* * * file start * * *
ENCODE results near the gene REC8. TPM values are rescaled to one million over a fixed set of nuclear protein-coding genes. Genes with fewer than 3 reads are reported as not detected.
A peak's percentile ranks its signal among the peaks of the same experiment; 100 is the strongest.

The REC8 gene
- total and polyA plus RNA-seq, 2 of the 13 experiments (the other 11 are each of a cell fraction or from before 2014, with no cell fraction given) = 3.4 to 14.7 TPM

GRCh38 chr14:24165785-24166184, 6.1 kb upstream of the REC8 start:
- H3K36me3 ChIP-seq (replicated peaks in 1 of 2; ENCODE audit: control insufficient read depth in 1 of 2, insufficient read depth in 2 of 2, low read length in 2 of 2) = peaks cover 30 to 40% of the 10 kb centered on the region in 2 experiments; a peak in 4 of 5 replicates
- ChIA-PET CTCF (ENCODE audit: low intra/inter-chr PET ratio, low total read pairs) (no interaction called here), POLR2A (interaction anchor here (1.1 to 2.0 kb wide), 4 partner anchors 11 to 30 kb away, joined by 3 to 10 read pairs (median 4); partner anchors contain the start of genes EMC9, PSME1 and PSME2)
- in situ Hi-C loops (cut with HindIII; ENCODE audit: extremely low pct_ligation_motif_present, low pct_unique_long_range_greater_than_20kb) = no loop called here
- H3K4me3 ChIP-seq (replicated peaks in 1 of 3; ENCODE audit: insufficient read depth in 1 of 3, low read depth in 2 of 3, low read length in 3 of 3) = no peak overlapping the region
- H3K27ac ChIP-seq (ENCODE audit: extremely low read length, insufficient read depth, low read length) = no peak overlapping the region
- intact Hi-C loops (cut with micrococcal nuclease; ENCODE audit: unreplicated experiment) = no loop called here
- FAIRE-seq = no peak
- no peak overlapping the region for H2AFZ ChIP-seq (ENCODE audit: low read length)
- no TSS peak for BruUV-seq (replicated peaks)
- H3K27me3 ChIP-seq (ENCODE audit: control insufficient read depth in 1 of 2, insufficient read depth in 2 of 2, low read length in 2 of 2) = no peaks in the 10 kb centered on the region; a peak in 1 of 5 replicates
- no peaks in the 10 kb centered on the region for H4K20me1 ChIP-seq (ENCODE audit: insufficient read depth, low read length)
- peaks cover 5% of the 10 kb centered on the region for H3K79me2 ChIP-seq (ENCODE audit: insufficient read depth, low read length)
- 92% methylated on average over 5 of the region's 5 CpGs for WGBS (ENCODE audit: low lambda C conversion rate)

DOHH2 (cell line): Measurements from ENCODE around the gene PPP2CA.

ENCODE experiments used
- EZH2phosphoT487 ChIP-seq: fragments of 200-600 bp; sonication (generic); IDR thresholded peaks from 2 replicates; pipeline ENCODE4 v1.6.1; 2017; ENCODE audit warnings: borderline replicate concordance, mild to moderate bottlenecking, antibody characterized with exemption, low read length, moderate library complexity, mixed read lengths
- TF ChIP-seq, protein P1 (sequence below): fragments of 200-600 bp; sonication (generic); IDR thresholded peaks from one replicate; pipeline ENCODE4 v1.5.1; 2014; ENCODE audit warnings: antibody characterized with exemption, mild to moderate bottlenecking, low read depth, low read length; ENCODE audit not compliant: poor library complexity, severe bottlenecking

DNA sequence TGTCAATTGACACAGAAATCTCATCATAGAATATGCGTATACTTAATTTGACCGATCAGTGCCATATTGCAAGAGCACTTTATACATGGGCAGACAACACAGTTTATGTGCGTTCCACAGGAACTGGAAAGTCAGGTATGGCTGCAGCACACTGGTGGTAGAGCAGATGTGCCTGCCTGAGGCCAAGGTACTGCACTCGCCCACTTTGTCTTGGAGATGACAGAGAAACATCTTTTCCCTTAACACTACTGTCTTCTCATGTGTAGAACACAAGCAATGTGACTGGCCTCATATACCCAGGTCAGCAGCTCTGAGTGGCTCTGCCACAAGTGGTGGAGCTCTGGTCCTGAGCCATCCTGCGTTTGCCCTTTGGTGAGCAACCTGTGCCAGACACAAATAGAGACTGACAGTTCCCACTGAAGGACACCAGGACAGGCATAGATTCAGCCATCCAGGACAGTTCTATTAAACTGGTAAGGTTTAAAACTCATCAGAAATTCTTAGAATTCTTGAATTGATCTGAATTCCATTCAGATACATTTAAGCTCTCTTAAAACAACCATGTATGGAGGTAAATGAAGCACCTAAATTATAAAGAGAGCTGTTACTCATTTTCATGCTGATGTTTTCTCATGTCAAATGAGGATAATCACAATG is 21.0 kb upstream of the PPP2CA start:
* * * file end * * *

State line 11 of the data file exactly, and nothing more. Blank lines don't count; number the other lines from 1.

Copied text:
- intact Hi-C loops (cut with micrococcal nuclease; ENCODE audit: unreplicated experiment) = no loop called here